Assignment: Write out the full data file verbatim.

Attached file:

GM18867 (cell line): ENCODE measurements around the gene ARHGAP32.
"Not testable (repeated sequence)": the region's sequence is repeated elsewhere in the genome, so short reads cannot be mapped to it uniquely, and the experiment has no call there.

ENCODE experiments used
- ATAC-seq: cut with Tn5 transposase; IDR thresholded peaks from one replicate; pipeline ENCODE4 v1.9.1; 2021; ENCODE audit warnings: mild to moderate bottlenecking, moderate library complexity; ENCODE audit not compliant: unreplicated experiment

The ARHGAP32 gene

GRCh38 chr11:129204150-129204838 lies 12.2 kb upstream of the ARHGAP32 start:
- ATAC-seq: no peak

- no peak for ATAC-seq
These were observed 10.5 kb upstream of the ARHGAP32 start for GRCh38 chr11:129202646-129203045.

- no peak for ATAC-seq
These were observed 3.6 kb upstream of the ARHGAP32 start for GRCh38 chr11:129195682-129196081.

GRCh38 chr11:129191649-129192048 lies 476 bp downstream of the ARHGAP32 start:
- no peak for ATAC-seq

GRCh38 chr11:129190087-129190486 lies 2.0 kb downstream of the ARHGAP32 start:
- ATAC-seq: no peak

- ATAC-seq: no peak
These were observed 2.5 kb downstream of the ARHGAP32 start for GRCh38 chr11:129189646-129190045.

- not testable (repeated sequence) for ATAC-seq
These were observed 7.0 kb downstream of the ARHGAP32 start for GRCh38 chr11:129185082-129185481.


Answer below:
GM18867 (cell line): ENCODE measurements around the gene ARHGAP32.
"Not testable (repeated sequence)": the region's sequence is repeated elsewhere in the genome, so short reads cannot be mapped to it uniquely, and the experiment has no call there.

ENCODE experiments used
- ATAC-seq: cut with Tn5 transposase; IDR thresholded peaks from one replicate; pipeline ENCODE4 v1.9.1; 2021; ENCODE audit warnings: mild to moderate bottlenecking, moderate library complexity; ENCODE audit not compliant: unreplicated experiment

The ARHGAP32 gene

GRCh38 chr11:129204150-129204838 lies 12.2 kb upstream of the ARHGAP32 start:
- ATAC-seq: no peak

- no peak for ATAC-seq
These were observed 10.5 kb upstream of the ARHGAP32 start for GRCh38 chr11:129202646-129203045.

- no peak for ATAC-seq
These were observed 3.6 kb upstream of the ARHGAP32 start for GRCh38 chr11:129195682-129196081.

GRCh38 chr11:129191649-129192048 lies 476 bp downstream of the ARHGAP32 start:
- no peak for ATAC-seq

GRCh38 chr11:129190087-129190486 lies 2.0 kb downstream of the ARHGAP32 start:
- ATAC-seq: no peak

- ATAC-seq: no peak
These were observed 2.5 kb downstream of the ARHGAP32 start for GRCh38 chr11:129189646-129190045.

- not testable (repeated sequence) for ATAC-seq
These were observed 7.0 kb downstream of the ARHGAP32 start for GRCh38 chr11:129185082-129185481.